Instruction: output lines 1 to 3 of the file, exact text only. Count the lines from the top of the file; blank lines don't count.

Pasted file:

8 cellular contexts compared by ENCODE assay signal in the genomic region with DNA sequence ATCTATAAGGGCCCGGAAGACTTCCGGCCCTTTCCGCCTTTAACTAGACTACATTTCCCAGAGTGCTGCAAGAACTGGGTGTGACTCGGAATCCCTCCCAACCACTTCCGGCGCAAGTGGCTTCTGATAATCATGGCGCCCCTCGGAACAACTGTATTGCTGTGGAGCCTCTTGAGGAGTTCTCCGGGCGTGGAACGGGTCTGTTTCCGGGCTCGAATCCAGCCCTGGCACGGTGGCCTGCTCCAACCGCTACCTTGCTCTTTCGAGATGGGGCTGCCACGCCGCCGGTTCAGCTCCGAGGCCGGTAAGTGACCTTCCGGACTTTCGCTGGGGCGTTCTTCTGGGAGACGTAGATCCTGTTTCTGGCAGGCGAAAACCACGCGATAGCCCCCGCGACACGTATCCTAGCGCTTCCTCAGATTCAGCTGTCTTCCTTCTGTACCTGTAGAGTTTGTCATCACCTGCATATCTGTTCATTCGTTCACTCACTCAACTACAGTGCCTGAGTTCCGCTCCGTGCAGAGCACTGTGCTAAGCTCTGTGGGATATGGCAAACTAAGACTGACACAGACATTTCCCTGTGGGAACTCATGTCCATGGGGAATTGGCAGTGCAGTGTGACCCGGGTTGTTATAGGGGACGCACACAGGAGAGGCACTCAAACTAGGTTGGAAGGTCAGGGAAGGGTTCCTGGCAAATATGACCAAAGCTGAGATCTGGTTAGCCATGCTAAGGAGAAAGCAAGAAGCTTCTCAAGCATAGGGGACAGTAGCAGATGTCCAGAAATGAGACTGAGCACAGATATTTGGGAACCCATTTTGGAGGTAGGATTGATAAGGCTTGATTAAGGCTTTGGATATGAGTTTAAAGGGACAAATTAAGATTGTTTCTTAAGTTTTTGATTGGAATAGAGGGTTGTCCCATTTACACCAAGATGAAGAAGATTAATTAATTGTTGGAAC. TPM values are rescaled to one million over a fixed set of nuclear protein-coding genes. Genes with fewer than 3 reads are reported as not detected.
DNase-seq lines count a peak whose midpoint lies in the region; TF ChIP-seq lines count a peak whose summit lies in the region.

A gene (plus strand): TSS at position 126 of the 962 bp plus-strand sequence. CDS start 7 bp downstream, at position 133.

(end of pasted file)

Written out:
8 cellular contexts compared by ENCODE assay signal in the genomic region with DNA sequence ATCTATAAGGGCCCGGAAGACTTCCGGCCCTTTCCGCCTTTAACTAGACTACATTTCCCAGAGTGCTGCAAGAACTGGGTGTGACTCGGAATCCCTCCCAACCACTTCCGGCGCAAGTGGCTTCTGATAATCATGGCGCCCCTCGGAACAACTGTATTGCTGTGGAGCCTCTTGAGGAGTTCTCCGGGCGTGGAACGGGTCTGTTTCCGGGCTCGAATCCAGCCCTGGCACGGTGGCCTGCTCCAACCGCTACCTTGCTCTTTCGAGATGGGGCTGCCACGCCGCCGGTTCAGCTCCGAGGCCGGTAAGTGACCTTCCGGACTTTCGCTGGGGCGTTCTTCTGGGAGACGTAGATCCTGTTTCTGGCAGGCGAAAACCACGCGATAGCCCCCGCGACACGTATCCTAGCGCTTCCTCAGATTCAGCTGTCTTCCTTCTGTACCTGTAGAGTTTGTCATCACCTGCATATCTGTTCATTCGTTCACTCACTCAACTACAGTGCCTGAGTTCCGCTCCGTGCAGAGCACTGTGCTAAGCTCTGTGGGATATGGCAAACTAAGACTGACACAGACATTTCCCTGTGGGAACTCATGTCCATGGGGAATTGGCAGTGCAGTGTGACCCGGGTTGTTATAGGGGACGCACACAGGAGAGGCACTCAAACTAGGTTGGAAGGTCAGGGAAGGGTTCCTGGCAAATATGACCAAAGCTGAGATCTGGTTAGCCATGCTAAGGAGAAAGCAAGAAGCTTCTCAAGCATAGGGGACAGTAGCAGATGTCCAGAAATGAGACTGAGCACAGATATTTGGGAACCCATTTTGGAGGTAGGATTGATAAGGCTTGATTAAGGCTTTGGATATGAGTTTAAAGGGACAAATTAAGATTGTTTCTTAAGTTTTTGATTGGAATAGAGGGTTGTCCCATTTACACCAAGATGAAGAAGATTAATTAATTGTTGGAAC. TPM values are rescaled to one million over a fixed set of nuclear protein-coding genes. Genes with fewer than 3 reads are reported as not detected.
DNase-seq lines count a peak whose midpoint lies in the region; TF ChIP-seq lines count a peak whose summit lies in the region.

A gene (plus strand): TSS at position 126 of the 962 bp plus-strand sequence. CDS start 7 bp downstream, at position 133.